Some throwers returned to action this past weekend. Others will be returning to action this upcoming weekend. One piece of advice I would share with my throwers before they left for break was to continue training as they would if they were still here at Nazareth College. I always understood that some high school facilities or gyms do not offer the same type of equipment we had at Nazareth, but if they could continue to train at least three days a week they would be much better off than if they didn’t train at all. Unfortunately, for the better part of my coaching career, athletes would return back to campus after their four-or-five-week vacation in much different shape than they left. This is when things got a little tricky.
You see, as college coaches at the Division III level we really can’t make our athletes do anything over the course of any break. They are left to their own devices with regards to training and throwing. In all honesty, I really didn’t mind if they weren’t able to throw because at least that way they wouldn’t be developing poor habits without the assistance of a coach watching them. The weight training, on the other hand, often set us back quite a bit because you simply cannot make up that lost time under the bar.
When our athletes returned back from break, I would sit down and meet with each thrower to gauge what type of physical and mental shape they were in to start the spring semester. I would always ask about training and how their vacation went. I was fortunate that my athletes for the most part were always really honest with me. In their sharing, they would often reveal that they didn’t spend much time at all in a weight room. And yes, as coaches, we can tell especially after a five-week break. If looks didn’t reveal anything, that first training session back would.
For the athletes that stayed the course and didn’t fall behind with training, we were able to pick up where we left off. They often times had far better results through the indoor season compared to their peers that didn’t train during break because it would take about three or four weeks to get back into some resemblance of shape from when they left for break.
In re-evaluating expectations after break with my athletes, I would; 1) review their goals with them, 2) develop an action plan with them on how to get back on track, 3) input accountability metrics along the way, and 4) share with them that at least for the first couple of meets (usually through the beginning of February) to focus on the process of getting back into throwing shape and not stress or feel anxious about the distances they thought they should be throwing at this point in the season and weren’t.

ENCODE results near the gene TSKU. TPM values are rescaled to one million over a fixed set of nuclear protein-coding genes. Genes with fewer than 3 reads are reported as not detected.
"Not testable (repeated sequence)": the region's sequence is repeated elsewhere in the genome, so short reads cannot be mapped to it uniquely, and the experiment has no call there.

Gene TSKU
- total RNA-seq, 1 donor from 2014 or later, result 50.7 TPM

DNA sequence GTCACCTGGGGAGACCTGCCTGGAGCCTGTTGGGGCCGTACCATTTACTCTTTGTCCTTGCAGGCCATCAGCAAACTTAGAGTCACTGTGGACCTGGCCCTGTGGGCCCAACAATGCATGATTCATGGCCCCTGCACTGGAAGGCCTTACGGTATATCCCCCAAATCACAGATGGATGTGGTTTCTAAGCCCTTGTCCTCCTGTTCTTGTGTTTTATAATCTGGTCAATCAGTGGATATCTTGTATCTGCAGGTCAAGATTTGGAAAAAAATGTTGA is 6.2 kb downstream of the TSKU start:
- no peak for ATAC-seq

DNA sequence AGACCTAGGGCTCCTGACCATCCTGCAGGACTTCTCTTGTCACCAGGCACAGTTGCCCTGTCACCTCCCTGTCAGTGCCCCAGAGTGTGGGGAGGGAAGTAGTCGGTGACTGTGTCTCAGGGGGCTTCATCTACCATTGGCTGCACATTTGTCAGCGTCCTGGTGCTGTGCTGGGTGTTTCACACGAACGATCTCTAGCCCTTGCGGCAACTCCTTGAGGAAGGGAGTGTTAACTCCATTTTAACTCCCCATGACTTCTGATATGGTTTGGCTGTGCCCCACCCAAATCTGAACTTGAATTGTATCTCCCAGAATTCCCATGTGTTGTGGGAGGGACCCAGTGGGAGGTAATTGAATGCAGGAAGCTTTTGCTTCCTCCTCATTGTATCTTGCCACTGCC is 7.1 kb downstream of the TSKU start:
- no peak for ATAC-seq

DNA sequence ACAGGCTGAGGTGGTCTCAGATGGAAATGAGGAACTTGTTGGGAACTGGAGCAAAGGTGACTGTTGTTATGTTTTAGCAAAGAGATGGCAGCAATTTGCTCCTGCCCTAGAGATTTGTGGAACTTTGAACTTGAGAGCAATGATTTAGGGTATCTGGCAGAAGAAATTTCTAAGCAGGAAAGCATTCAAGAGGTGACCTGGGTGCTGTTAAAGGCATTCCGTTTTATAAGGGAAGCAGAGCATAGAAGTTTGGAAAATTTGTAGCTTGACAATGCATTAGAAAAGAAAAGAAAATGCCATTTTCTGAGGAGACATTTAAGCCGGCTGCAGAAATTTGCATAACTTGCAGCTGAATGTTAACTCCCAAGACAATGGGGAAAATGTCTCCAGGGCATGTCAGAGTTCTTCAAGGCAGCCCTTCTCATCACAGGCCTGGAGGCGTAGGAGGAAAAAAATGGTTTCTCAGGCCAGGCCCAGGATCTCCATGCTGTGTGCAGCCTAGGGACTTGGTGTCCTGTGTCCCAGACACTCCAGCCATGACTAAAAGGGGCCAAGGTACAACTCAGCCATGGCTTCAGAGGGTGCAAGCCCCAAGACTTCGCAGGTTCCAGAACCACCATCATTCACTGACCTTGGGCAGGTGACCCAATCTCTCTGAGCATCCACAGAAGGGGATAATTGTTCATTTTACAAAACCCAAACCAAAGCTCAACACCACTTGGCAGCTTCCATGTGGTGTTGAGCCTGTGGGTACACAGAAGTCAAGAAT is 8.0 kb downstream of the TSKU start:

In my coaching career, I think the process over outcome mentality is a difficult one for athletes to embrace. It seems as though our current society is about immediate positive outcomes and results without necessarily putting in the work to achieve those results. I’m sorry, but if you don’t train for five weeks you shouldn’t expect to walk back into the weight room and hit numbers you were hitting before you left for break. That in-part also has an impact on throwing outcomes as well. Holding yourself accountable to your action plan, making sure you complete your workouts, and taking care of your rest/nutrition will give you a better opportunity to hit your goals as opposed to the opposite (not training, not holding yourself accountable, and not taking care of your body).
As you prepare to compete again this spring semester, think about the training or lack thereof you put in over break. If you don’t achieve the results you expected when you returned, what can you do differently moving forward to give yourself an opportunity to reach your goals? What can you immediately begin to do differently in 2020 to realize your throwing dream(s)?
Dr. Charles Infurna
Charles Infurna, Ed.D., is the owner and lead coach of Forza Athletics Track Club. Dr. Infurna has coached National Record Holders, National Champions, All-Americans, and Conference Champions at the Post-Collegiate, Collegiate, and High School level.